The language used at times is personal and light hearted. Was this intended to make this book accessible to a non-Buddhist and non-academic audience?

Absolutely.  That's another reason I was glad to make it a Complete Idiot's Guide, which are known for their light touch.  And so much of the practice is based on personal experience, how could I not include my own?  But I didn't intend it to be a memoir, or my personal "brain dump."  Nor an academic survey, altho' it has proven successful in colleges and temples as a tool to teach. 

By the way, do you know what author G.K. Chesterton says as to why angels can fly?  — Because they take themselves lightly.

Did anything changed since you wrote the earlier two editions?

Each edition was revised by at least 1/3, as well as updated.  Since the first edition, we've seen relevant discoveries in the cognitive sciences, significant cultural landmarks, and a differing economic and geopolitical outlook. 

You have allocated an entire chapter on Interfaith. How do you see Buddhism as an integral part in fostering understanding amongst the major religions?

Interfaith is of growing importance and interest in our world, and is perhaps crucial. Certainly Buddhism seems compatible with various cultural beliefs (or nonbeliefs).  It's also the first world religion, having broken out of its confines of geography, language, and culture.  As such, it has a venerable tradition of welcoming different paths and creeds, such as we find under King Ashoka.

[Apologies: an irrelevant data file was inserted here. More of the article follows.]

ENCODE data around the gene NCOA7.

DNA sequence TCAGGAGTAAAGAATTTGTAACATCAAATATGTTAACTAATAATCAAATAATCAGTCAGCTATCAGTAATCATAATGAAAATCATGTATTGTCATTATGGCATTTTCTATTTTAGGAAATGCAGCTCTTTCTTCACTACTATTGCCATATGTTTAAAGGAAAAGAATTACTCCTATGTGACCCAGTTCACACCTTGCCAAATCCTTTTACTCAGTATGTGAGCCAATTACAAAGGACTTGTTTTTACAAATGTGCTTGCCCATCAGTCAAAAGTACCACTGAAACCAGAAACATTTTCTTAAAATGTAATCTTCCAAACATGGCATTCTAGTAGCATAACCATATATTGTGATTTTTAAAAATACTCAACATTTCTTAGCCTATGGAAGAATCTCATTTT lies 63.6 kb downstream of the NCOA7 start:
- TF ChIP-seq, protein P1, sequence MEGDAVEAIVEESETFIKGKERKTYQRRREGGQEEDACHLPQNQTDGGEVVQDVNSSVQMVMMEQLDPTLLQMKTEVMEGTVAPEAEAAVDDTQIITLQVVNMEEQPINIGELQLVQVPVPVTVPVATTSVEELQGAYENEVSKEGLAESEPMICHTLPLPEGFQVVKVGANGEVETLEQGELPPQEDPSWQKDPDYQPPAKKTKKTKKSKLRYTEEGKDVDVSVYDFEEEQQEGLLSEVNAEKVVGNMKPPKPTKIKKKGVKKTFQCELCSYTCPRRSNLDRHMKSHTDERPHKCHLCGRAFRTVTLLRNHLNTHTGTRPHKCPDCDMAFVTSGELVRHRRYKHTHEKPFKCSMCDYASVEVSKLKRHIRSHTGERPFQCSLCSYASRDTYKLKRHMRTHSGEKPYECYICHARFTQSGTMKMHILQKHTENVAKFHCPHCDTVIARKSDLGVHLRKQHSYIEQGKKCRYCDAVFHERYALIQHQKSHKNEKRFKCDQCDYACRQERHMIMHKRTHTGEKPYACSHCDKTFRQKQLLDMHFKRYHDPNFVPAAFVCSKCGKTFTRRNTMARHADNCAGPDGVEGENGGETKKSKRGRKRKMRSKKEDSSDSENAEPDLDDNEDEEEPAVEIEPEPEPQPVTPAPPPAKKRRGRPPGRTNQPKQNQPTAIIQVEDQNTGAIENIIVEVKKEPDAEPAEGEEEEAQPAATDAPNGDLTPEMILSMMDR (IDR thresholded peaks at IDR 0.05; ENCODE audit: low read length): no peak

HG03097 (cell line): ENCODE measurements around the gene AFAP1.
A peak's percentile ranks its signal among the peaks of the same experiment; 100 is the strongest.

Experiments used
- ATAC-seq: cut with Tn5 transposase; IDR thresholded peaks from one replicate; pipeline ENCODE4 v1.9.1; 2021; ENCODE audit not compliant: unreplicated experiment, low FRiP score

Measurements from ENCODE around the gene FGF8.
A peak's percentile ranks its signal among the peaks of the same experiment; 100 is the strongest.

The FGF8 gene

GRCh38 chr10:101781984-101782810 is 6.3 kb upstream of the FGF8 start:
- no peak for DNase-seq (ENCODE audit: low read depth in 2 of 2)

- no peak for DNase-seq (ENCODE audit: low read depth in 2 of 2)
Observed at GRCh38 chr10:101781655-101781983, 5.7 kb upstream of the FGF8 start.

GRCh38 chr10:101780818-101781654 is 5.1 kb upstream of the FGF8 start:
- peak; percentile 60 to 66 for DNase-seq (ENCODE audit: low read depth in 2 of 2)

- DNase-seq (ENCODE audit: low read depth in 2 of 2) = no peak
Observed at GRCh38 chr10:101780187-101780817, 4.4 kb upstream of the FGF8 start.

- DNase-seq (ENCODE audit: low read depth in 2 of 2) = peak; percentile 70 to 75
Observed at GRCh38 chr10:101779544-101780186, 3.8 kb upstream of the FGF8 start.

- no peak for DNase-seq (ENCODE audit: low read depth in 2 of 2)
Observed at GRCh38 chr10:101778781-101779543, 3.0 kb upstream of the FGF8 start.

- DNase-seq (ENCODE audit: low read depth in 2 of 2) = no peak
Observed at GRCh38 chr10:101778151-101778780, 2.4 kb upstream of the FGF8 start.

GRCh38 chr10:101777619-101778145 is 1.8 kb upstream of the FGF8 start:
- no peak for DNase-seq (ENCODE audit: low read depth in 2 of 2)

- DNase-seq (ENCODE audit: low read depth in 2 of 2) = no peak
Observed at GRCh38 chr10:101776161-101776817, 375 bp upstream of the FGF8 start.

I know this as true for myself.  BuddhaDharma has watered my own Jewish roots, and extended my wingspan, as it were.  Through it's lucidity of insight, I've also gained greater understanding and respect for other paths: Christianity and Islam, for instance, and indigenous spirituality.

As for fostering understanding amongst major religions, the Buddha way has much it can offer: teaching us to be able to sit together in silence and feel beyond words a common bond ... deeply recognizing our interconnectedness ... making available the practice of bearing witness, of listening to another's experience without judgment, and hearing what's not said as well as what's said, and learning to respond from the heart ... upholding the Middle Way, steering clear of any extreme views ... nurturing the development of awakened wisdom and a compassionate heart ....

You have covered a lot - from the arts and archaeology to the use of technology and "Green Buddhism", from all four traditions. Do you feel you have done enough to cover the whole spectrum of Buddhism to show that it is relevant today as it was in the past and in the future as well?

If it's relevant today, in this present moment, right now, then it's relevant to the future.  And that recognition carries forth the vitality of our ancestors as well. Maybe one crazy mouth isn't big enough to tell it all.  But hopefully enough is enough.


The Complete Idiot's Guide to Buddhism, 3rd Edition
by Gary Gach, 2009